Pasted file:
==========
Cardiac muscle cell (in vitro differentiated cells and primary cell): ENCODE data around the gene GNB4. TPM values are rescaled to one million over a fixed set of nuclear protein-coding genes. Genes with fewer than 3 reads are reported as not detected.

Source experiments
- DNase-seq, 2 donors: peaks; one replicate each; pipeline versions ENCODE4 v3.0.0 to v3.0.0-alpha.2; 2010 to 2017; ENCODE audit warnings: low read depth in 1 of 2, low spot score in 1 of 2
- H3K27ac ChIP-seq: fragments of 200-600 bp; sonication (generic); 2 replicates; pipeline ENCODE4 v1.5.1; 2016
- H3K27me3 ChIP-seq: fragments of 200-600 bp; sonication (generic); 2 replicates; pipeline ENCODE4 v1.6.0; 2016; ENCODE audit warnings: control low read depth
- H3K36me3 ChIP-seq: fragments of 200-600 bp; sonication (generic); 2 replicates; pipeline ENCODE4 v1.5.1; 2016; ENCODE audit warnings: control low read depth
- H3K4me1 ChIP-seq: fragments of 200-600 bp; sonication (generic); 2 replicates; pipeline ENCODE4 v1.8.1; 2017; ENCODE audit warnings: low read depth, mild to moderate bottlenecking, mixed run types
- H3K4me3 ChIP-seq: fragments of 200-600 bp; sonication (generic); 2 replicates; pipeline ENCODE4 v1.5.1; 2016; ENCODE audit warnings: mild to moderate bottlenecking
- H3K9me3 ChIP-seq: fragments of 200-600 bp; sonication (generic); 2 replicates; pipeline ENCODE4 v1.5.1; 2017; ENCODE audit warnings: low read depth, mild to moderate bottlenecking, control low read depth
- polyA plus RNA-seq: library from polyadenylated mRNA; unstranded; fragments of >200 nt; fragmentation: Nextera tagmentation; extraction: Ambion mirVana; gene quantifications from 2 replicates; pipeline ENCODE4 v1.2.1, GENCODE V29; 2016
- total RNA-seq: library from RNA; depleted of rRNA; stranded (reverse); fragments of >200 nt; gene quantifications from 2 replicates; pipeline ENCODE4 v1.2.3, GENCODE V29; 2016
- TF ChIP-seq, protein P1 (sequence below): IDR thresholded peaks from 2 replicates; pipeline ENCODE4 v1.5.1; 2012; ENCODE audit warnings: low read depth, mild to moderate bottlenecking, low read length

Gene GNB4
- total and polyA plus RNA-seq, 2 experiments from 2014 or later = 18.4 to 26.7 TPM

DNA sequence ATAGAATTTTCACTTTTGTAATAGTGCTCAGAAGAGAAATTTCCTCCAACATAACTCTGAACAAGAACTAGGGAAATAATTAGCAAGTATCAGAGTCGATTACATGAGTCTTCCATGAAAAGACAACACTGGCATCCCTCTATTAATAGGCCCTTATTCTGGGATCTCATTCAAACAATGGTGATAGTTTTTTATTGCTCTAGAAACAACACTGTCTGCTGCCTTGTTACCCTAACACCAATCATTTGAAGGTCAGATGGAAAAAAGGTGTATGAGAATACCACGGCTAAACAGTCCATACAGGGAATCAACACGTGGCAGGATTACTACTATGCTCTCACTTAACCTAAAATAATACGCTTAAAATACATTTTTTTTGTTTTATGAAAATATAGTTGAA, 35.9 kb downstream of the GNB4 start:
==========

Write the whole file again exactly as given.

Cardiac muscle cell (in vitro differentiated cells and primary cell): ENCODE data around the gene GNB4. TPM values are rescaled to one million over a fixed set of nuclear protein-coding genes. Genes with fewer than 3 reads are reported as not detected.

Source experiments
- DNase-seq, 2 donors: peaks; one replicate each; pipeline versions ENCODE4 v3.0.0 to v3.0.0-alpha.2; 2010 to 2017; ENCODE audit warnings: low read depth in 1 of 2, low spot score in 1 of 2
- H3K27ac ChIP-seq: fragments of 200-600 bp; sonication (generic); 2 replicates; pipeline ENCODE4 v1.5.1; 2016
- H3K27me3 ChIP-seq: fragments of 200-600 bp; sonication (generic); 2 replicates; pipeline ENCODE4 v1.6.0; 2016; ENCODE audit warnings: control low read depth
- H3K36me3 ChIP-seq: fragments of 200-600 bp; sonication (generic); 2 replicates; pipeline ENCODE4 v1.5.1; 2016; ENCODE audit warnings: control low read depth
- H3K4me1 ChIP-seq: fragments of 200-600 bp; sonication (generic); 2 replicates; pipeline ENCODE4 v1.8.1; 2017; ENCODE audit warnings: low read depth, mild to moderate bottlenecking, mixed run types
- H3K4me3 ChIP-seq: fragments of 200-600 bp; sonication (generic); 2 replicates; pipeline ENCODE4 v1.5.1; 2016; ENCODE audit warnings: mild to moderate bottlenecking
- H3K9me3 ChIP-seq: fragments of 200-600 bp; sonication (generic); 2 replicates; pipeline ENCODE4 v1.5.1; 2017; ENCODE audit warnings: low read depth, mild to moderate bottlenecking, control low read depth
- polyA plus RNA-seq: library from polyadenylated mRNA; unstranded; fragments of >200 nt; fragmentation: Nextera tagmentation; extraction: Ambion mirVana; gene quantifications from 2 replicates; pipeline ENCODE4 v1.2.1, GENCODE V29; 2016
- total RNA-seq: library from RNA; depleted of rRNA; stranded (reverse); fragments of >200 nt; gene quantifications from 2 replicates; pipeline ENCODE4 v1.2.3, GENCODE V29; 2016
- TF ChIP-seq, protein P1 (sequence below): IDR thresholded peaks from 2 replicates; pipeline ENCODE4 v1.5.1; 2012; ENCODE audit warnings: low read depth, mild to moderate bottlenecking, low read length

Gene GNB4
- total and polyA plus RNA-seq, 2 experiments from 2014 or later = 18.4 to 26.7 TPM

DNA sequence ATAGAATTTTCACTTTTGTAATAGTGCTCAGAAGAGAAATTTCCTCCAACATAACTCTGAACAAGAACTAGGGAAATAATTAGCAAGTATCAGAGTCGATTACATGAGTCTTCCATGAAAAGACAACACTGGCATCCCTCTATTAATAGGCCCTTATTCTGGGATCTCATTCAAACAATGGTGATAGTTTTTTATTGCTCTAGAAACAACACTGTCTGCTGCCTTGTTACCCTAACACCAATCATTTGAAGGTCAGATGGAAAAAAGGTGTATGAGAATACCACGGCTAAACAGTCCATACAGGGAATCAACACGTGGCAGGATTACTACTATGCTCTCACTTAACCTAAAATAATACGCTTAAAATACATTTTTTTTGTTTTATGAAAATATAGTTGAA, 35.9 kb downstream of the GNB4 start: